As war-reporter Martin Crowther arrives in Umbria, still raw from a recent assignment in Africa, and from a failing love affair back home, a storm hits and the sky opens. Lindsay Clarke's best known novel is the Chemical Wedding, which brings together the worldly and the mystical (and much more) - this book treads a similar path and certainly reaches back to writers.

After that my sleep was troubled by dreams, of which one in particular stayed with me. I was sorting out a century of junk stacked in an attic room at Cripplegate Chambers – old ledgers, unsorted papers, broken furniture and Victorian engravings with cracked glass.

As war reporter Martin Crowther arrives in Umbria, still raw from a recent assignment in Africa and from a failing love affair back home, a storm hits and the sky opens

As war reporter Martin Crowther arrives in Umbria, still raw from a recent assignment in Africa and from a failing love affair back home, a storm hits and the sky opens.

The Water Theatre opens with sicty-something war reporter Martin Crowther caught in a thunderstorm in Umbria. Lindsay Clarke has an enviable command of character, time, and place. Haunted by the ghost of his dead father and by nightmares of the atrocities he sas witnessed recently in Africa, he is on an errand into the past. He is almost Lawrentian in his ability to depict both the power and beauty of landscape, and tender or tragically fraught emotional relationships. He handles the lives of Crowther and the Brigshaws masterfully over almost half a century, and it is only in the last quarter of the novel that doubts begin to creep in as to its direction.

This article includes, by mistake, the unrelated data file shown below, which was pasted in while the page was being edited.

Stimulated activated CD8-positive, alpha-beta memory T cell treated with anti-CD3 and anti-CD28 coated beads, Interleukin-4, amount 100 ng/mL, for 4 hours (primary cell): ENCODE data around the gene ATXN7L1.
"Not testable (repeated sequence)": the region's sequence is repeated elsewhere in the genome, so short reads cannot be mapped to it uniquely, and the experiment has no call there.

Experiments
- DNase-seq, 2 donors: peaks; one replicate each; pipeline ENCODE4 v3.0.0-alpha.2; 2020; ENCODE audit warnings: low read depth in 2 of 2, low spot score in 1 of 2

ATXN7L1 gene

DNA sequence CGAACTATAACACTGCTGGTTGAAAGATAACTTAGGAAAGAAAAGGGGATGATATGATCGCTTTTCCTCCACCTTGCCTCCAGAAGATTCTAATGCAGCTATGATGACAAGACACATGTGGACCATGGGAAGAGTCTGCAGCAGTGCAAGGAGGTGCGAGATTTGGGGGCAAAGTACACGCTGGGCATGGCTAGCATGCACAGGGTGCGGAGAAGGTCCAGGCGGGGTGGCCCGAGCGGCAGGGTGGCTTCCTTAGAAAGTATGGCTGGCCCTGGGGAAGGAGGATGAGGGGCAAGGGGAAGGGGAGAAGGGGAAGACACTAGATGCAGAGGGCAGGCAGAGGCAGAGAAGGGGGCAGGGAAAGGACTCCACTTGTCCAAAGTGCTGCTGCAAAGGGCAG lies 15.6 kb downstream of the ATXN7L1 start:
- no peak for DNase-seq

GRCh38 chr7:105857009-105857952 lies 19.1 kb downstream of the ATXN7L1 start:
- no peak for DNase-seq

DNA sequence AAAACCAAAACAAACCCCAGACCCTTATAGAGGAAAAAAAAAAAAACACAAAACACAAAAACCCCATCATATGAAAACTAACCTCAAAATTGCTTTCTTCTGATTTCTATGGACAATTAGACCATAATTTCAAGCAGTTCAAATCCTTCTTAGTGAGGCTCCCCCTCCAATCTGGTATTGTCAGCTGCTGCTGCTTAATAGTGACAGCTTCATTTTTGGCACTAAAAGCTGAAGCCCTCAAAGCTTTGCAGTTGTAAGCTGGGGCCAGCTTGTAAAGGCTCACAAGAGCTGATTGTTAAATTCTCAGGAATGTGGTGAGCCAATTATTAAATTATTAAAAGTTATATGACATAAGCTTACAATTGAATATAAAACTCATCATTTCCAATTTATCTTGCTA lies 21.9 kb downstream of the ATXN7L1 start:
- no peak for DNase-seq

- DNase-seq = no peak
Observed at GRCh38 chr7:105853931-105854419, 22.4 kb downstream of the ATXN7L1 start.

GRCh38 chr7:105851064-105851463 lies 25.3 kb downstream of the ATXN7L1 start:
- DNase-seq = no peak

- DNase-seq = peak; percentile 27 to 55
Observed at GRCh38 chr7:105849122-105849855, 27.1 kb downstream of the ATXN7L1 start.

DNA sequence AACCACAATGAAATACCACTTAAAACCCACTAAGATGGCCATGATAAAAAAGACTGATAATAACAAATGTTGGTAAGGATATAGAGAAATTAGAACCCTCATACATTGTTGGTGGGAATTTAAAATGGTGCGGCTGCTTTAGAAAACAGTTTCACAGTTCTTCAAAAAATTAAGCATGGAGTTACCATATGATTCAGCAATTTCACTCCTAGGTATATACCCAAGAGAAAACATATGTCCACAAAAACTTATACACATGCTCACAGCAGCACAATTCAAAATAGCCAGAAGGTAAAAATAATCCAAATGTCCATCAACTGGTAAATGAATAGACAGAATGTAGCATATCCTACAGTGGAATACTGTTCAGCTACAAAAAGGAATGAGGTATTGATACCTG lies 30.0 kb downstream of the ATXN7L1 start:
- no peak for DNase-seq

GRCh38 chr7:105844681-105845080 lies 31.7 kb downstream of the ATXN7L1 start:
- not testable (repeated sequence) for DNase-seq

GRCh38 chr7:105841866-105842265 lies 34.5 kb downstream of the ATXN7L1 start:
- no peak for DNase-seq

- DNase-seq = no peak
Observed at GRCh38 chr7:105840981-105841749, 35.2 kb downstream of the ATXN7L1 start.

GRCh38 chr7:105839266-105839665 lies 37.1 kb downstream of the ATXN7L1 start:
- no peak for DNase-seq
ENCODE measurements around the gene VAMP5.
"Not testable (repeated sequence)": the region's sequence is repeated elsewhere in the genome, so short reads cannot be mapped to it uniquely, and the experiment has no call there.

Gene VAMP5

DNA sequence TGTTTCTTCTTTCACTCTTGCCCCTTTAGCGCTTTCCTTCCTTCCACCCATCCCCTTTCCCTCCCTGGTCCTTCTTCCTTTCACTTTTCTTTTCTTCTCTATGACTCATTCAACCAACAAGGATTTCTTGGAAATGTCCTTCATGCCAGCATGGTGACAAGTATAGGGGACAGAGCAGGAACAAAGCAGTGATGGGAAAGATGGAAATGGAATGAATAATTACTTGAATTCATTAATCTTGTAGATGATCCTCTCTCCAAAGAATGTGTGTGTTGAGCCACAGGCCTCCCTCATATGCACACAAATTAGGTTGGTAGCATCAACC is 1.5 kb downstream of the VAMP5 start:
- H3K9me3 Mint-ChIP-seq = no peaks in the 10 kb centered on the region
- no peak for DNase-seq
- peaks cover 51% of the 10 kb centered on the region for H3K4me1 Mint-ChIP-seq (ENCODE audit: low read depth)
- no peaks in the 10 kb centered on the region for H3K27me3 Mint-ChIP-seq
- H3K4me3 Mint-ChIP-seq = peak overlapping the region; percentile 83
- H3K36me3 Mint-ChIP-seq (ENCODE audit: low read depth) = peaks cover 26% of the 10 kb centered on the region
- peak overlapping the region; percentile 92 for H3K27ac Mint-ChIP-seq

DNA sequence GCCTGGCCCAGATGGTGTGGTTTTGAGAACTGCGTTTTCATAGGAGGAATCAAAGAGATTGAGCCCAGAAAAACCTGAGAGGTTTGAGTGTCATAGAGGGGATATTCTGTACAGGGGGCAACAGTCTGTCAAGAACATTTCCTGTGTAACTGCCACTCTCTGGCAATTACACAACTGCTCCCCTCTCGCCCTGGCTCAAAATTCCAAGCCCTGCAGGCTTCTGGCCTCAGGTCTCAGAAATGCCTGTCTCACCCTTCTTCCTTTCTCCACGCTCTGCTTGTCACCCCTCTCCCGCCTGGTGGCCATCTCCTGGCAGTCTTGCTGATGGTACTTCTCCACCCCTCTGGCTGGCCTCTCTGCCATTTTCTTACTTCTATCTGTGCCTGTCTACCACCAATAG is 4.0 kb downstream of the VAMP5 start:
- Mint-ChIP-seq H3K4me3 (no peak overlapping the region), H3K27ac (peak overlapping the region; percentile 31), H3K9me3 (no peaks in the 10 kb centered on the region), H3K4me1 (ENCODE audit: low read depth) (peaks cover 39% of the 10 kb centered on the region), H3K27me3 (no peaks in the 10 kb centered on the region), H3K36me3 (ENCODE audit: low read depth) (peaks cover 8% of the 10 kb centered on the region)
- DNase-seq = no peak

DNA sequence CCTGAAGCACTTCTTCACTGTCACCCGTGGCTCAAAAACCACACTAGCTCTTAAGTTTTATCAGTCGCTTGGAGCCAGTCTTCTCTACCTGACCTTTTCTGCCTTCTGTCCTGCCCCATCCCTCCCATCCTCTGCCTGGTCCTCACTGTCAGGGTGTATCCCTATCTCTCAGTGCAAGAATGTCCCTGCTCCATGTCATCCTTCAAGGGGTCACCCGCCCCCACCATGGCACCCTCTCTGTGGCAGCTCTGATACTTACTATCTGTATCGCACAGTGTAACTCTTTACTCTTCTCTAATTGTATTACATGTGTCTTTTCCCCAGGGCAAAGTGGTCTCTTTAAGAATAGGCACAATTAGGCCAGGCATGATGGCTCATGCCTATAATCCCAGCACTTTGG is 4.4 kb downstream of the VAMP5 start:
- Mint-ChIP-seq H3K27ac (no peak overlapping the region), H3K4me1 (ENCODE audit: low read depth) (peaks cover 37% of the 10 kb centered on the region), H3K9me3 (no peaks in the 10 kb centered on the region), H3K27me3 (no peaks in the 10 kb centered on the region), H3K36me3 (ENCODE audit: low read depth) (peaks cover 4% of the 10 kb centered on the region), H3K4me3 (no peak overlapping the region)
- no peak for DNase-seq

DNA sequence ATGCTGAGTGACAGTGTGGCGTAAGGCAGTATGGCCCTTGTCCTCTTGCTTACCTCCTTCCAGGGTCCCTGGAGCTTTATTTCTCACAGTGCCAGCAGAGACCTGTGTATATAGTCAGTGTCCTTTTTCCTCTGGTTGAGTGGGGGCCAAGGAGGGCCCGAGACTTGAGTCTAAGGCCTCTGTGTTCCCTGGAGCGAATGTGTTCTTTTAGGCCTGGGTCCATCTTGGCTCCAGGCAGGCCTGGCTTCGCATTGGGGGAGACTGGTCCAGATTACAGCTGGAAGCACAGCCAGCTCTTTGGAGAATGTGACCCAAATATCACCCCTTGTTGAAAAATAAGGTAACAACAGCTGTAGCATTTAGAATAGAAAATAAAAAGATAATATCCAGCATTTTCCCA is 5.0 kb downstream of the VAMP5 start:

Title : The Water Theatre. Product Category : Books. Lindsay Clarke is the author of 7 novels, including The Chymical Wedding, which won the Whitbread Award for Fiction in 1989. He has been Writer in Residence at the University of Wales, Cardiff, where he became a long-term Associate of the MA Creative Writing programme, is Creative Consultant to the Pushkin Trust in Northern Ireland, and has directed conferences at Dartington, been at Schumacher College, and has lectured widely in England abroad and tutored many courses for the Arvon Foundation.